Strong Nash equilibria and mixed strategies
Abstract
In this paper we consider strong Nash equilibria, in mixed strategies, for finite games. Any strong Nash equilibrium outcome is Pareto efficient for each coalition. First, we analyze the twoplayer setting. Our main result, in its simplest form, states that if a game has a strong Nash equilibrium with full support (that is, both players randomize among all pure strategies), then the game is strictly competitive. In order to get our result we use the indifference principle fulfilled by any Nash equilibrium, and the classical KKT conditions (in the vector setting), that are necessary conditions for Pareto efficiency. Our characterization enables us to design a strongNashequilibriumfinding algorithm with complexity in Smoothed$\mathcal{P}$. So, this problemthat Conitzer and Sandholm [Conitzer, V., Sandholm, T., 2008. New complexity results about Nash equilibria. Games Econ. Behav. 63, 621641] proved to be computationally hard in the worst caseis generically easy. Hence, although the worst case complexity of finding a strong Nash equilibrium is harder than that of finding a Nash equilibrium, once small perturbations are applied, finding a strong Nash is easier than finding a Nash equilibrium. Next we switch to the setting with more than two players. We demonstrate that a strong Nash equilibrium can exist in which an outcome that is strictly Pareto dominated by a Nash equilibrium occurs with positive probability. Finally, we prove that games that have a strong Nash equilibrium where at least one player puts positive probability on at least two pure strategies are extremely rare: they are of zero measure.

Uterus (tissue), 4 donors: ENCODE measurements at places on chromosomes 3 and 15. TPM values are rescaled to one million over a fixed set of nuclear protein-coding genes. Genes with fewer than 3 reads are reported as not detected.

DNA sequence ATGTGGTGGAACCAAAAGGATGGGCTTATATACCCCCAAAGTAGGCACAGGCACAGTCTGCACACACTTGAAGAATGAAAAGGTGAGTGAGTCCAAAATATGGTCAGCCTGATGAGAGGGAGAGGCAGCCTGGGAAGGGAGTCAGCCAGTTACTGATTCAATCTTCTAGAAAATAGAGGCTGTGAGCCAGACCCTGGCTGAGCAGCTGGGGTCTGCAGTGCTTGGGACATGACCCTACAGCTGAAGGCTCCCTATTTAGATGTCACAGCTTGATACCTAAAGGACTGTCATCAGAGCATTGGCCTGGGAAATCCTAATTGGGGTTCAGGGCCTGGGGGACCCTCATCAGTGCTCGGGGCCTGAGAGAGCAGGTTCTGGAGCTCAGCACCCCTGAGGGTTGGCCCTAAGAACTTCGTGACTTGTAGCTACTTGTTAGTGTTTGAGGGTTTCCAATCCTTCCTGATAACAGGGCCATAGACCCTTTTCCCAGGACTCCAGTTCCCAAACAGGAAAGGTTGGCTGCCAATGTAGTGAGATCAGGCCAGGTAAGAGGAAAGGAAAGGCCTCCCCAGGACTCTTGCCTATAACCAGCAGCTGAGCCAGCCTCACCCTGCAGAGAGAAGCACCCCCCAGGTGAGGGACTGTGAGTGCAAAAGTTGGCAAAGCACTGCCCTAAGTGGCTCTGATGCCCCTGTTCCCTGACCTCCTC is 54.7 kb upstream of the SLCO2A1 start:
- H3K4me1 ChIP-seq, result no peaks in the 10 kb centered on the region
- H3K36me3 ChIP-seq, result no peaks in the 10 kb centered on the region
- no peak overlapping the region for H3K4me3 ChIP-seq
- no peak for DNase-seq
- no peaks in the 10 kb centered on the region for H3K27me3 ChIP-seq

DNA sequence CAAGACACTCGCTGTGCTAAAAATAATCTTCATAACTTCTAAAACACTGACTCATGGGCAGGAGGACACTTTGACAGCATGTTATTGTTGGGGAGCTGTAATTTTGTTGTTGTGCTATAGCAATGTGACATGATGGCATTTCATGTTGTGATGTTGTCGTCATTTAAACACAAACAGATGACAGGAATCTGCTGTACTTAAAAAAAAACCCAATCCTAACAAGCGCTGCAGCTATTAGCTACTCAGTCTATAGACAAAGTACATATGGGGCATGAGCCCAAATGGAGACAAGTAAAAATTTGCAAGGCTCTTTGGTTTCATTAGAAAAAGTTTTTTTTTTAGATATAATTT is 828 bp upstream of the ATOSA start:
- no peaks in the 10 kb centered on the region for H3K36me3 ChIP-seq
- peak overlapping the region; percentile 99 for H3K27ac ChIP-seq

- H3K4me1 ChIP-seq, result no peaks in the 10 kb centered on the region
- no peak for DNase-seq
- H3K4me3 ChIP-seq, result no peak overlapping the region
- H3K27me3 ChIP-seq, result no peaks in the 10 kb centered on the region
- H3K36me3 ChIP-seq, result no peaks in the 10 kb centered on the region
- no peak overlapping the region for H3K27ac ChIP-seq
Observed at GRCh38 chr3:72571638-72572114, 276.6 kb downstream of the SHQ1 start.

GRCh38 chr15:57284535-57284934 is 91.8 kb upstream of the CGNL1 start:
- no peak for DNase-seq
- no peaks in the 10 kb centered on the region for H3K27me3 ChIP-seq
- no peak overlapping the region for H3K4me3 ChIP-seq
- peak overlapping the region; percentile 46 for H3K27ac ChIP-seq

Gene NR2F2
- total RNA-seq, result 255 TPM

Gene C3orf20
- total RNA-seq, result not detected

Publication:

arXiv eprints
 Pub Date:
 February 2015
 arXiv:
 arXiv:1502.05629
 Bibcode:
 2015arXiv150205629B
 Keywords:

 Mathematics  Optimization and Control